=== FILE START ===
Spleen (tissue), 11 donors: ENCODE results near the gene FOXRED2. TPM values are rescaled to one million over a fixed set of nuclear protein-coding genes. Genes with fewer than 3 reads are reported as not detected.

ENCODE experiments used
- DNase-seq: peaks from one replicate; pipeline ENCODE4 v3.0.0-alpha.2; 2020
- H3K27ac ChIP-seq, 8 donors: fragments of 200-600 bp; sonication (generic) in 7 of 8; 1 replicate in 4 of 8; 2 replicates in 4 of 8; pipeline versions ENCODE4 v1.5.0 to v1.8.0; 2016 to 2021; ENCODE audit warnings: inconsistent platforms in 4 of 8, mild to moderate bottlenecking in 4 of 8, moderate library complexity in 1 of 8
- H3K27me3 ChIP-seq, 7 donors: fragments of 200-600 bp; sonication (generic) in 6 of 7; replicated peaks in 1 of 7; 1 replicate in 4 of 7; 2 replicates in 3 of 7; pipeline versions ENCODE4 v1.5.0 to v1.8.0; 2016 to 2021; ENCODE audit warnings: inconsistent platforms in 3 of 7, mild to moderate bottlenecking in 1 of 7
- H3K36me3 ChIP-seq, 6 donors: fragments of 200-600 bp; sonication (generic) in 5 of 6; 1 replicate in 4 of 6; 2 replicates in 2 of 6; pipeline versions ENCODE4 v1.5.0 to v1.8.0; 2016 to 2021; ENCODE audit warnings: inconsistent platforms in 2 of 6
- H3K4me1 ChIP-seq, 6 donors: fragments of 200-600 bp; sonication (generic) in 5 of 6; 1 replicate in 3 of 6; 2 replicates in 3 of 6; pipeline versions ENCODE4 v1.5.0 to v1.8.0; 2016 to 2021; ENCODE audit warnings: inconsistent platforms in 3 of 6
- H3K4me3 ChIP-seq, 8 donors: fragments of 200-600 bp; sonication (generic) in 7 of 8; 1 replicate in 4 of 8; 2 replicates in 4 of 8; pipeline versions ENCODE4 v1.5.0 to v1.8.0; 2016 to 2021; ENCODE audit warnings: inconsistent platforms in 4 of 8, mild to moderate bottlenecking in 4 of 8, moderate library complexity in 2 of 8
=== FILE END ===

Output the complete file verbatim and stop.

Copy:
Spleen (tissue), 11 donors: ENCODE results near the gene FOXRED2. TPM values are rescaled to one million over a fixed set of nuclear protein-coding genes. Genes with fewer than 3 reads are reported as not detected.

ENCODE experiments used
- DNase-seq: peaks from one replicate; pipeline ENCODE4 v3.0.0-alpha.2; 2020
- H3K27ac ChIP-seq, 8 donors: fragments of 200-600 bp; sonication (generic) in 7 of 8; 1 replicate in 4 of 8; 2 replicates in 4 of 8; pipeline versions ENCODE4 v1.5.0 to v1.8.0; 2016 to 2021; ENCODE audit warnings: inconsistent platforms in 4 of 8, mild to moderate bottlenecking in 4 of 8, moderate library complexity in 1 of 8
- H3K27me3 ChIP-seq, 7 donors: fragments of 200-600 bp; sonication (generic) in 6 of 7; replicated peaks in 1 of 7; 1 replicate in 4 of 7; 2 replicates in 3 of 7; pipeline versions ENCODE4 v1.5.0 to v1.8.0; 2016 to 2021; ENCODE audit warnings: inconsistent platforms in 3 of 7, mild to moderate bottlenecking in 1 of 7
- H3K36me3 ChIP-seq, 6 donors: fragments of 200-600 bp; sonication (generic) in 5 of 6; 1 replicate in 4 of 6; 2 replicates in 2 of 6; pipeline versions ENCODE4 v1.5.0 to v1.8.0; 2016 to 2021; ENCODE audit warnings: inconsistent platforms in 2 of 6
- H3K4me1 ChIP-seq, 6 donors: fragments of 200-600 bp; sonication (generic) in 5 of 6; 1 replicate in 3 of 6; 2 replicates in 3 of 6; pipeline versions ENCODE4 v1.5.0 to v1.8.0; 2016 to 2021; ENCODE audit warnings: inconsistent platforms in 3 of 6
- H3K4me3 ChIP-seq, 8 donors: fragments of 200-600 bp; sonication (generic) in 7 of 8; 1 replicate in 4 of 8; 2 replicates in 4 of 8; pipeline versions ENCODE4 v1.5.0 to v1.8.0; 2016 to 2021; ENCODE audit warnings: inconsistent platforms in 4 of 8, mild to moderate bottlenecking in 4 of 8, moderate library complexity in 2 of 8